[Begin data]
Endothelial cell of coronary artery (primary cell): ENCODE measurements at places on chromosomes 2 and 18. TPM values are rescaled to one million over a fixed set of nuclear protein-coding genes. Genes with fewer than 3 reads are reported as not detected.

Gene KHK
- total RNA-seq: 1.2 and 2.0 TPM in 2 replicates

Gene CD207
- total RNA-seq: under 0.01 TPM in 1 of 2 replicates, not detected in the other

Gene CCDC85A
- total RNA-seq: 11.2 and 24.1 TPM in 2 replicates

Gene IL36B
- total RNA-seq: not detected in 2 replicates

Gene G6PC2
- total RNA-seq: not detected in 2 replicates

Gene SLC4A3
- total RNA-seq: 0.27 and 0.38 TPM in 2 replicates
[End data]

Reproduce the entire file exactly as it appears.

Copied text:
Endothelial cell of coronary artery (primary cell): ENCODE measurements at places on chromosomes 2 and 18. TPM values are rescaled to one million over a fixed set of nuclear protein-coding genes. Genes with fewer than 3 reads are reported as not detected.

Gene KHK
- total RNA-seq: 1.2 and 2.0 TPM in 2 replicates

Gene CD207
- total RNA-seq: under 0.01 TPM in 1 of 2 replicates, not detected in the other

Gene CCDC85A
- total RNA-seq: 11.2 and 24.1 TPM in 2 replicates

Gene IL36B
- total RNA-seq: not detected in 2 replicates

Gene G6PC2
- total RNA-seq: not detected in 2 replicates

Gene SLC4A3
- total RNA-seq: 0.27 and 0.38 TPM in 2 replicates